A strong college admissions essay often involves creative writing. These essays often tell a story, or use an anecdote (a mini story using narrative writing style) to lead into the piece. Sadly, many high schools and English teachers don’t have a lot of time to teach creative writing, and focus on more conventional essays (such as those that compare works of fiction, you know the ones, where you use theme, diction, etc.) It’s great to learn how to structure those essays, but often students don’t get a chance to explore creative writing.
A great way to try to switch into writing creatively is to think visually. You have probably heard that you should “show, don’t tell,” when trying to describe something, such as a scene or event. So put yourself behind an imaginary video camera, and point it at a past event and simply describe what you see (or saw).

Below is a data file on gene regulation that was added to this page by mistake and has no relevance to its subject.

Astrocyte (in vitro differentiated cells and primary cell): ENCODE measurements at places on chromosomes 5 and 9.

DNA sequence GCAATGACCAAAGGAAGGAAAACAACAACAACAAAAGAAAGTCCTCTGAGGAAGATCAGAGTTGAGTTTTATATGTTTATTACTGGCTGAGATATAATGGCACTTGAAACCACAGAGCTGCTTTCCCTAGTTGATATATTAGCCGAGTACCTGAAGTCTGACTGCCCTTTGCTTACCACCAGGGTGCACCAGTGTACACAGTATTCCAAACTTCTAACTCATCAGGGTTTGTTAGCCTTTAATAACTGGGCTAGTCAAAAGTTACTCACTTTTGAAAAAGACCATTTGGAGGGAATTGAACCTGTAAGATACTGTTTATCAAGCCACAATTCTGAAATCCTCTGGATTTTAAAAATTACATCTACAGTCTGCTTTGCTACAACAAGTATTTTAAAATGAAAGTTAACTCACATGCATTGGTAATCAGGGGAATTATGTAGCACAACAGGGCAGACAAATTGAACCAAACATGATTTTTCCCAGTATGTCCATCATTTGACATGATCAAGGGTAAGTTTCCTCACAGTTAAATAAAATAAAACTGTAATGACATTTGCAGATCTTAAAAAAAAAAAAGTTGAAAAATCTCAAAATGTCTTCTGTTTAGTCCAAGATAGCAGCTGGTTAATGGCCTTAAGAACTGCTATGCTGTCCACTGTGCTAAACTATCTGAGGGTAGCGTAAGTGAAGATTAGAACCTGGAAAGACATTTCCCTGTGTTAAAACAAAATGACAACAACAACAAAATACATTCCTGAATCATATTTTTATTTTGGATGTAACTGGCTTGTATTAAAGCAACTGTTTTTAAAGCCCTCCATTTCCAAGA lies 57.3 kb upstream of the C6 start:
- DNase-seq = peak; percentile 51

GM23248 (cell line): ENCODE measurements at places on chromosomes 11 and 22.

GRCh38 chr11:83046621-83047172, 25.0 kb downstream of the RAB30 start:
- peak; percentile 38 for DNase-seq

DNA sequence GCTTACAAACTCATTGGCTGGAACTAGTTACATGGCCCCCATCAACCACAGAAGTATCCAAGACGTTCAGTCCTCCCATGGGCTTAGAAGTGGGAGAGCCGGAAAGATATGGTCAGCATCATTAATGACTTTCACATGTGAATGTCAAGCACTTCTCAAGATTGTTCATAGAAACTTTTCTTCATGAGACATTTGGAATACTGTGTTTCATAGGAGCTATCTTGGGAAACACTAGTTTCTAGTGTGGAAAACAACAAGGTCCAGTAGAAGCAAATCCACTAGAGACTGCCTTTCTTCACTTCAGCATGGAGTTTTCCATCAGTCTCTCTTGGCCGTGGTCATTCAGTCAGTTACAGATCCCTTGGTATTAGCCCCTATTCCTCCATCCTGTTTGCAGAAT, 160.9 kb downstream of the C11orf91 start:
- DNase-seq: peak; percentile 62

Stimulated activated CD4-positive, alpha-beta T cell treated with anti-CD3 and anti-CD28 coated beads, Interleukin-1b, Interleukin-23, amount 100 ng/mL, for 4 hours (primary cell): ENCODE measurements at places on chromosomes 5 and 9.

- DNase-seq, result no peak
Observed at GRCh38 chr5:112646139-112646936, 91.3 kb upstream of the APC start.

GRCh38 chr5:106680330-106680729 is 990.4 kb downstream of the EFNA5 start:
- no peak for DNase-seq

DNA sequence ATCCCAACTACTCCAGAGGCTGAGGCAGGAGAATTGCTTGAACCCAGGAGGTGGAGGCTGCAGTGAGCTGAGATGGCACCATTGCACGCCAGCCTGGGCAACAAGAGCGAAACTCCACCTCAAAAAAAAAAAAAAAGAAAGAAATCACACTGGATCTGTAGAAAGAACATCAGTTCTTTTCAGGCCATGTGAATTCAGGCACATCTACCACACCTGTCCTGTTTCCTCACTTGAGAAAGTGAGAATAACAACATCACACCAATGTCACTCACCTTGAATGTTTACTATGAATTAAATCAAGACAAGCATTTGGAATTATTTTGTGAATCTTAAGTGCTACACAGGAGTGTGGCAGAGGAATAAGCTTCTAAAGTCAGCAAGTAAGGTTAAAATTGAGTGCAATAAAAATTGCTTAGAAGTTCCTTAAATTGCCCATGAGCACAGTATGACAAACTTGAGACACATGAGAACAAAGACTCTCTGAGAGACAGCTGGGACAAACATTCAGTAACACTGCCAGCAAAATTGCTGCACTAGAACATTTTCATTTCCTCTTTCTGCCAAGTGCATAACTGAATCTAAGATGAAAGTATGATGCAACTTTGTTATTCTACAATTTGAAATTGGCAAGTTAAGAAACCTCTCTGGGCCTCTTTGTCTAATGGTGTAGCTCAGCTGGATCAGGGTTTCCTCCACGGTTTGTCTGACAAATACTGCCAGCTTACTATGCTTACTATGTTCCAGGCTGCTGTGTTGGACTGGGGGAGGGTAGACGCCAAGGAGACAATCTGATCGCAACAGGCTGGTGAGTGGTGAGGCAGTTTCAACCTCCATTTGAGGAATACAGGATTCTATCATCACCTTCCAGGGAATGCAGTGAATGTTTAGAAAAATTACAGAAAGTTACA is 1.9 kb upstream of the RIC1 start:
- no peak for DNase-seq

Pretend you are describing it to someone who can’t see it. You can start with a general, sweeping description, but quickly zoom in on the details. Include those 5Ws, who, what, when, where and why.
In general, you usually can’t go wrong when you present information in the form of a story. And if you add visual pictures, it will be even better, like a movie.
Don’t forget, once you pound out your story, full of description and action and detail, remember to go back and slice out the words you don’t need. Read it out loud. Does it bog down in spots? Then cut those. At some point, you will like what your hear–and see!

Check out my Jumpstart Guide to help get you started on your college application essay!